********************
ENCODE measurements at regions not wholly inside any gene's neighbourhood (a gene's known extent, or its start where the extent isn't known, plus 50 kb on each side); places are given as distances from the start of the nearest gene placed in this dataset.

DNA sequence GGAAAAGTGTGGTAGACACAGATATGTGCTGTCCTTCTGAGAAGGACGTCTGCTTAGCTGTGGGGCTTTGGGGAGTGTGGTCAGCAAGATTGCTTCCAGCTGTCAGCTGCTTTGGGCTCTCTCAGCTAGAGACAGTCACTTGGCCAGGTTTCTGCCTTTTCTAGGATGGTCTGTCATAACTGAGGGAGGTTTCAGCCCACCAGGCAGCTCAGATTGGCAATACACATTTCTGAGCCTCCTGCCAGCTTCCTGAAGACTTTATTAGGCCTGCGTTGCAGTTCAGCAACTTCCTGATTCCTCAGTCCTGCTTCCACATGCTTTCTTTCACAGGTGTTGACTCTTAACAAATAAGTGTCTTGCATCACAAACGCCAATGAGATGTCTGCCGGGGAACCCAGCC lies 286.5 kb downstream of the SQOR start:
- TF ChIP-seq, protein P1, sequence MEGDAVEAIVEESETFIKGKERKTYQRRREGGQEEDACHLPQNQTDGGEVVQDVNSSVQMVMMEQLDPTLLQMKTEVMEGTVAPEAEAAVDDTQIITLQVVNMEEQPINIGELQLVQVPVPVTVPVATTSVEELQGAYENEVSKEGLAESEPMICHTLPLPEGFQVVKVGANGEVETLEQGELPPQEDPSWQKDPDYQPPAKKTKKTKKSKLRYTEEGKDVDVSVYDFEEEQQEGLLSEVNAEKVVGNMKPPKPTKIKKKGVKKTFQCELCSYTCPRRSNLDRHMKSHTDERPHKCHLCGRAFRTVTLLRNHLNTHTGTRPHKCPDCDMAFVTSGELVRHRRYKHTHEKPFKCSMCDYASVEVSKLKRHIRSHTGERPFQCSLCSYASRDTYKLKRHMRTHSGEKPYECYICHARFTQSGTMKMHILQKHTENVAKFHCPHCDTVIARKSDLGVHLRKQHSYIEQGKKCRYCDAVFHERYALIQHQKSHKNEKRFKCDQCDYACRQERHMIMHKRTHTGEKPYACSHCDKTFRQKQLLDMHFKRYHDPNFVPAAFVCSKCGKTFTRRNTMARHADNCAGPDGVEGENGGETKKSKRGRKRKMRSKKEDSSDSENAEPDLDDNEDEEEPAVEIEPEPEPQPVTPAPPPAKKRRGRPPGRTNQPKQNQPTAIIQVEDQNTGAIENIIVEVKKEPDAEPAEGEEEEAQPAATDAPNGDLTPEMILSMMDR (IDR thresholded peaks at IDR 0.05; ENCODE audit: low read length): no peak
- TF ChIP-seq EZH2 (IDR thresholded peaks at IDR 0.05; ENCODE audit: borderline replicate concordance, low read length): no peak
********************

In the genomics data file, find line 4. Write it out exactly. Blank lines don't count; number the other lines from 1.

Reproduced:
- TF ChIP-seq EZH2 (IDR thresholded peaks at IDR 0.05; ENCODE audit: borderline replicate concordance, low read length): no peak